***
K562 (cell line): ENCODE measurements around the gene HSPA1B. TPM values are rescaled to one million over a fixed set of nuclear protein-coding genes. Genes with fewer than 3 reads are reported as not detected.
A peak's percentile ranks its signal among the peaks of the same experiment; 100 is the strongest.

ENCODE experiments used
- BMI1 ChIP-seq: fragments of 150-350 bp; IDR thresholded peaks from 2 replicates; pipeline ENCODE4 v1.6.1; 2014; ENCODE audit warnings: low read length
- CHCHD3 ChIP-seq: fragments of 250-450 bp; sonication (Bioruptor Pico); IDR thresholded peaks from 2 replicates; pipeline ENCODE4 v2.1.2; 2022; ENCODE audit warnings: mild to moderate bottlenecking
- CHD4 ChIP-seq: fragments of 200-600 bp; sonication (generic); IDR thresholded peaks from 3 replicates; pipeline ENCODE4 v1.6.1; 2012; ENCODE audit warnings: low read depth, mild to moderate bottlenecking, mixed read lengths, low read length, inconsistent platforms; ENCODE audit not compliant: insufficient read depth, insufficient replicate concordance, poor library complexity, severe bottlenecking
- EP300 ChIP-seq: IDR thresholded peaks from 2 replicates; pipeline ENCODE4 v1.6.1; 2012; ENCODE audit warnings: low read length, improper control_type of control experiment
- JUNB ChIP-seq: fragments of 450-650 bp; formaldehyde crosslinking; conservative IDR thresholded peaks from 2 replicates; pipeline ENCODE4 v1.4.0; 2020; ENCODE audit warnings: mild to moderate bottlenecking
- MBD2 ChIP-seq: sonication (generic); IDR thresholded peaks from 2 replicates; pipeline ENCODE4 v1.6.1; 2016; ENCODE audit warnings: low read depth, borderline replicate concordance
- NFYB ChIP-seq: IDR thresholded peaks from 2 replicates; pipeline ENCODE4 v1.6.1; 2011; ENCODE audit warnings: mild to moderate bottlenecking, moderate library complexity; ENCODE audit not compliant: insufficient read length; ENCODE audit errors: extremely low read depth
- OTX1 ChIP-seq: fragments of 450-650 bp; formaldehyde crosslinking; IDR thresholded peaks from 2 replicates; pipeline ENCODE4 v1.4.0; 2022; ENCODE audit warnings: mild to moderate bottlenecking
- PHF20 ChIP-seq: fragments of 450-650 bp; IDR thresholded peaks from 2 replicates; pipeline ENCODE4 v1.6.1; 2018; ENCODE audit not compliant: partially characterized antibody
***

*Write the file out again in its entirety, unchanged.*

K562 (cell line): ENCODE measurements around the gene HSPA1B. TPM values are rescaled to one million over a fixed set of nuclear protein-coding genes. Genes with fewer than 3 reads are reported as not detected.
A peak's percentile ranks its signal among the peaks of the same experiment; 100 is the strongest.

ENCODE experiments used
- BMI1 ChIP-seq: fragments of 150-350 bp; IDR thresholded peaks from 2 replicates; pipeline ENCODE4 v1.6.1; 2014; ENCODE audit warnings: low read length
- CHCHD3 ChIP-seq: fragments of 250-450 bp; sonication (Bioruptor Pico); IDR thresholded peaks from 2 replicates; pipeline ENCODE4 v2.1.2; 2022; ENCODE audit warnings: mild to moderate bottlenecking
- CHD4 ChIP-seq: fragments of 200-600 bp; sonication (generic); IDR thresholded peaks from 3 replicates; pipeline ENCODE4 v1.6.1; 2012; ENCODE audit warnings: low read depth, mild to moderate bottlenecking, mixed read lengths, low read length, inconsistent platforms; ENCODE audit not compliant: insufficient read depth, insufficient replicate concordance, poor library complexity, severe bottlenecking
- EP300 ChIP-seq: IDR thresholded peaks from 2 replicates; pipeline ENCODE4 v1.6.1; 2012; ENCODE audit warnings: low read length, improper control_type of control experiment
- JUNB ChIP-seq: fragments of 450-650 bp; formaldehyde crosslinking; conservative IDR thresholded peaks from 2 replicates; pipeline ENCODE4 v1.4.0; 2020; ENCODE audit warnings: mild to moderate bottlenecking
- MBD2 ChIP-seq: sonication (generic); IDR thresholded peaks from 2 replicates; pipeline ENCODE4 v1.6.1; 2016; ENCODE audit warnings: low read depth, borderline replicate concordance
- NFYB ChIP-seq: IDR thresholded peaks from 2 replicates; pipeline ENCODE4 v1.6.1; 2011; ENCODE audit warnings: mild to moderate bottlenecking, moderate library complexity; ENCODE audit not compliant: insufficient read length; ENCODE audit errors: extremely low read depth
- OTX1 ChIP-seq: fragments of 450-650 bp; formaldehyde crosslinking; IDR thresholded peaks from 2 replicates; pipeline ENCODE4 v1.4.0; 2022; ENCODE audit warnings: mild to moderate bottlenecking
- PHF20 ChIP-seq: fragments of 450-650 bp; IDR thresholded peaks from 2 replicates; pipeline ENCODE4 v1.6.1; 2018; ENCODE audit not compliant: partially characterized antibody